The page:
Expert Galleries: Audrée Lapierre

Expert Galleries: Audrée Lapierre

Audrée Lapierre is a creative director at FFunction — the data visualization studio behind the projects Women in Science, GOOD Spots, The Honeybees Extinction and more — and along with FFunction CEO Sébastien Pierre spoke at this year's Visualized conference. Lapierre is the latest curator for our Expert Galleries series, selecting projects that demonstrate Interesting UI


How and why did you choose the focus of the gallery?

One of the biggest challenge I have at FFunction is designing data visualization interfaces for broad audiences. Visual complexity can be overwhelming for the data visualization novice and interaction can add to the confusion. Because data visualizations are often custom-made for a specific data set or purpose, there doesn’t seem to be a one-size fits all solution to UI design. I’m often mentally juggling with this issue and this is the reason why I chose to make it the focus of my gallery.

What is your favorite piece in the gallery and why?

I was not especially looking at the quality of the visualizations in this gallery, but I was mostly interested in finding projects that featured creative UI design. I liked how simple it was to compare countries without losing sight of the big picture in The Web Index 2013 by Ruslan Kamolov. I also liked how clever it was to group and label the filters by what they reveal in Classroom Seating Habits by Ali Almossawi. It adds an element of narration and prevents the user from having to click blindly.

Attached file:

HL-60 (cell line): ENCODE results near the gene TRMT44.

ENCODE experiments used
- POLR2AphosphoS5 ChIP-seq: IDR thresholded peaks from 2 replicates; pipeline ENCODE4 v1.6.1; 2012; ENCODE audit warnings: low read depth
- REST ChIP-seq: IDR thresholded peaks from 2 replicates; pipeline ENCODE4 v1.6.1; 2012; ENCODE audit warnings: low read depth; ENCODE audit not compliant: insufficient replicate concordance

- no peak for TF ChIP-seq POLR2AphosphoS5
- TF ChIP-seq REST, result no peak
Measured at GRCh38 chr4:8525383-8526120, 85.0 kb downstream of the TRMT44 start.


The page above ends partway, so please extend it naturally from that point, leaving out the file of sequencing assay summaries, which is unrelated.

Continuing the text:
What is one insight you'd like viewers to take away from the gallery?

Since data visualization is relatively new, there are opportunities for creating never seen before UI patterns. Unique design challenges can give birth to solutions that can potentially make a project shine.

What is one insight you discovered in making the gallery?

Displaying a large amount of nodes/labels in a network can make it unreadable, and I saw that the visualizing community found a few UI tricks around that problem. In some instances creators used a fisheye to zoom in on a section of the visualization. Other times, they hid the graph to only show elements related to a selection, which allowed one to focus on a few points without losing context.

 

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